Netflix's The Innocents Review: Is It 13 Reasons Why With Superpowers?

Photo: Courtesy of Netflix.
If there is one lesson we've learned since 13 Reasons Why became one of Netflix's buzziest shows, it’s that teen content works phenomenally well for everyone's favorite streaming site. Murder teens triumph, as do funny teens, and, if you ask certain corners of social media, polarizing teens. This YA success is probably the reason everyone’s favorite streaming site ended up with its latest teen series, The Innocents, which premieres Friday, August 24. The upcoming sci-fi drama introduces us to a shape-shifting teen, British high schooler June (Sorcha Groundsell), a young woman whose life turns upside down when she turns 16.
While The Innocents won’t remind you of the melodrama at 13 Reasons Why’s crisis-plagued high school, it does have some flavors of a few other high-profile teen shows. Namely, The End Of The F***king World and Cloak & Dagger, with a dash of The Rain’s aesthetic. The eight-episode mix makes for a series that doesn’t quite leave the same lasting impression of its predecessors, but does seem perfectly calibrated for endless Tumblr shipping.
We enter The Innocents on the eve of June’s 16th birthday. Viewers are meant to quickly figure out her father John (Sam Hazeldine) — or, father figure? There’s a lot of confusing back-and-forth about the pair's exact biological relationship — is planning to whisk his little girl off to a middle-of-nowhere island the moment sweet 16 hits. While June thinks John is being disturbingly overprotective years after her mother Elena (Laura Birn) abandoned the family, it’s suggested that something more concerning than helicopter parenting is the cause of John's weird behavior. In fact, John might be trying to save his daughter rather than trap her in Scotland.
Well, June doesn’t know any of this, so she runs away with her boyfriend Harry (Percelle Ascott), who has his own trying family situation. Everything is open roads, gummy candies, and sweet kisses until it isn’t. Soon enough June and Harry are on the run from a mysterious man in a van (Jóhannes Haukur Jóhannesson)… and June shape shifts into that man.
Eventually it becomes clear the problem isn’t with the Van Man — it’s with June. June has powers. This is difficult for both halves of the titular innocent couple to come to terms with. For June, her body has become a foreign, terrifying entity subject to warp her entire life at any moment. It's a solid metaphor for teens' fears about entrance into adulthood and their likely burgeoning sex lives. For Harry, he’s caught dealing with superpowers and conspiracies when he just wanted a little freedom with his girlfriend.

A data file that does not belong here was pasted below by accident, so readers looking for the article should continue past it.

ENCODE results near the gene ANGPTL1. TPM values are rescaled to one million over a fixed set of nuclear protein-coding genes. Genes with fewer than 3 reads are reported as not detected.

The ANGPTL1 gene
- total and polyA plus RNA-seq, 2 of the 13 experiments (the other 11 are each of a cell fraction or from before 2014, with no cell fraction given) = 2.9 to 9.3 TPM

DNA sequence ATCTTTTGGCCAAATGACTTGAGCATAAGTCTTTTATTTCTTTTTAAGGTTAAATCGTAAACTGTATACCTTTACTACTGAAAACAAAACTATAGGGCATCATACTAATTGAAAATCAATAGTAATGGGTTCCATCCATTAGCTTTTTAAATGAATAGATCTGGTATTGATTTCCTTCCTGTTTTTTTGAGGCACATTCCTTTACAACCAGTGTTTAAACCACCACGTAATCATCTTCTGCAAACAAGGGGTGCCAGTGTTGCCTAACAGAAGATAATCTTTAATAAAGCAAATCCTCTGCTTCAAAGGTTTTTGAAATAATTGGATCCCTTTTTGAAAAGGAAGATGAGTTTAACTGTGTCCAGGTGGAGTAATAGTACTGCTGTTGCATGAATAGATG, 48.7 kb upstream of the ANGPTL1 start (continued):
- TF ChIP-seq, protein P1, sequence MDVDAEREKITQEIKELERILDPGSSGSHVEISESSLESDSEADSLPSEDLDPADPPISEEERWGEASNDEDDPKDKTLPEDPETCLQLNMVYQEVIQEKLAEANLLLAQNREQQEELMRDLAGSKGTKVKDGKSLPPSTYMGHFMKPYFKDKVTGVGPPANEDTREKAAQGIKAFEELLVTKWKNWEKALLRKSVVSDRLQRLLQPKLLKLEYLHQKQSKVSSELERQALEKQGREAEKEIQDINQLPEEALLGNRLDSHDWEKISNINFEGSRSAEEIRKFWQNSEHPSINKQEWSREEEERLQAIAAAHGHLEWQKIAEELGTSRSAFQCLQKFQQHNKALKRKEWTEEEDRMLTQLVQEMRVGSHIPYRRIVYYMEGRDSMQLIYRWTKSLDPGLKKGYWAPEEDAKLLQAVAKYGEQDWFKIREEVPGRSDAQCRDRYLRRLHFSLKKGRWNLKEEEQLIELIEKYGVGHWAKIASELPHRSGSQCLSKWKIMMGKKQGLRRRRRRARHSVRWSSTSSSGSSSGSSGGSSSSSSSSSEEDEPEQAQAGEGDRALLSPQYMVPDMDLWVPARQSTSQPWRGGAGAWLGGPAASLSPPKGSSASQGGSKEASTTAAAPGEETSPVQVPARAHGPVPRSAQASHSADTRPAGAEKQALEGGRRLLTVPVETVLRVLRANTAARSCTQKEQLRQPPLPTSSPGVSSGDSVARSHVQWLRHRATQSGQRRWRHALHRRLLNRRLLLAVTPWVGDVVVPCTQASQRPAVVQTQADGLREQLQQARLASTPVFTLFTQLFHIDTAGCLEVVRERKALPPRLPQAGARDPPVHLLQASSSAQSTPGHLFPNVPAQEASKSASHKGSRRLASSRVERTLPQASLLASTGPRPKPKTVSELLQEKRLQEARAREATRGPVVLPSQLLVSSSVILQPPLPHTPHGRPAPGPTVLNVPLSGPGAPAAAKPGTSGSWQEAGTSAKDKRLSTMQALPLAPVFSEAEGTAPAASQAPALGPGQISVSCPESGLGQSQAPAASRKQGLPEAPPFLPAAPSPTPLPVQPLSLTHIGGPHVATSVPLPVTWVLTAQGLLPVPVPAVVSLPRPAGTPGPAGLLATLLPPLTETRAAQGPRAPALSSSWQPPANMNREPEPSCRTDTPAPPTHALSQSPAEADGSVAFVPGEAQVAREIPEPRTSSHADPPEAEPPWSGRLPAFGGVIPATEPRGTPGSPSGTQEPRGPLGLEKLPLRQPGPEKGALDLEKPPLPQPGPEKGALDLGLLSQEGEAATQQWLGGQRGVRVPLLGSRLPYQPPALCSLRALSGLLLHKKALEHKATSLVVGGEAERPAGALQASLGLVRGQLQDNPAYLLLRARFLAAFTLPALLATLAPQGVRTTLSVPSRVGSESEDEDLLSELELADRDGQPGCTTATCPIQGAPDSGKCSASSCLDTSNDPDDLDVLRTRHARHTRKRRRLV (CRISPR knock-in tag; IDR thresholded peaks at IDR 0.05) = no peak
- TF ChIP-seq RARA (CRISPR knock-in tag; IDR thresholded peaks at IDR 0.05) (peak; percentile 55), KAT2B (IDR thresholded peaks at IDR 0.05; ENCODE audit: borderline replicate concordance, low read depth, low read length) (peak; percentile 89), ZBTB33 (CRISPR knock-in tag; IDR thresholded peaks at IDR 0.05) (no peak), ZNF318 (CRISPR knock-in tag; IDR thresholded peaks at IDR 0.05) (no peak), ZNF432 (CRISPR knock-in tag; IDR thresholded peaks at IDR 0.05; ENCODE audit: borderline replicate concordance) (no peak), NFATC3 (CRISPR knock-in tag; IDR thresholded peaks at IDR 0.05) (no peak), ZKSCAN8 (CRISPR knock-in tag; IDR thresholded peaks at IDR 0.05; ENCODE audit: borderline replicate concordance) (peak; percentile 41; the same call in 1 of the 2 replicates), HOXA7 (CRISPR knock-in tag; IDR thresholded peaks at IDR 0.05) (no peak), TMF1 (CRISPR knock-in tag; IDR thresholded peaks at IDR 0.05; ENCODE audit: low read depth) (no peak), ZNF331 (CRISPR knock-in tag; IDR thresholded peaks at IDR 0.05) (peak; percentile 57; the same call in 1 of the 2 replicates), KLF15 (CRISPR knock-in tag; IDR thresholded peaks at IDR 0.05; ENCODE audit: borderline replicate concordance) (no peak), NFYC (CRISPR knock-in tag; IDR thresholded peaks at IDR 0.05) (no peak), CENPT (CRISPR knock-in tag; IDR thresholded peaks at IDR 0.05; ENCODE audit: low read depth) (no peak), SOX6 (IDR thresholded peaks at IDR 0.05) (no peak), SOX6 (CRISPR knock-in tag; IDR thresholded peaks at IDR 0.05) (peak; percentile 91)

The parallels to Netflix’s best new series of the year, TEOTFW, are obvious. Like Alyssa (Jessica Barden) and James (Alex Lawther), The Innocents follows two British teens whose harmless running away from home scheme turns very horrific very fast. But, unlike The End Of The F***king World, a darkly comedic murder isn’t at fault; superpowers are. You know, like ones from Cloak And Dagger. That Freeform adventure also features an interracial leading duo, just like The Innocents. Yet, Netflix’s new series doesn’t exactly grapple with race in the same way Cloak is nearly obsessed with exploring.
That avoidance of going below surface level with these characters is what keeps The Innocents from rising above the category of “Average Teen Show With A Very Cute Couple” to the rarified air of “A Fantastic Netflix Binge.” After watching the series, it’s hard to define the personality traits of June and Harry, the true drivers of this narrative, other than their love for each other. Yes, they are thrown into countless harrowing, romantic situations that are made to be GIFed. But do they have hobbies? Interests? Dreams other than ending up together? After eight episodes, that's not exactly clear.
Until the last few installments of the series — when a genuinely very good twist arises — it’s difficult to even parse out the personalities of both June and Harry’s loved ones past their interest in tracking down these wayward teens. Nearly everyone on screen is simply defined by their relationships to each other rather than a thriving, memorable inner life.
At least the series does have a creepily intriguing B-plot set in Norway, which revolves around June’s mom Elena, her obviously evil doctor Halvorson (movie star Guy Pearce), a bunch of mysterious blonde women, and the key to June’s powers. For people who miss the sweeping Scandinavian vistas of The Rain, The Innocents will serve as eye candy. For people who love to wonder if any unsettling situation is a secret cult, The Innocents will induce your wildest theorizing.
Now if only everything else about June and Harry's world was just as enthralling.
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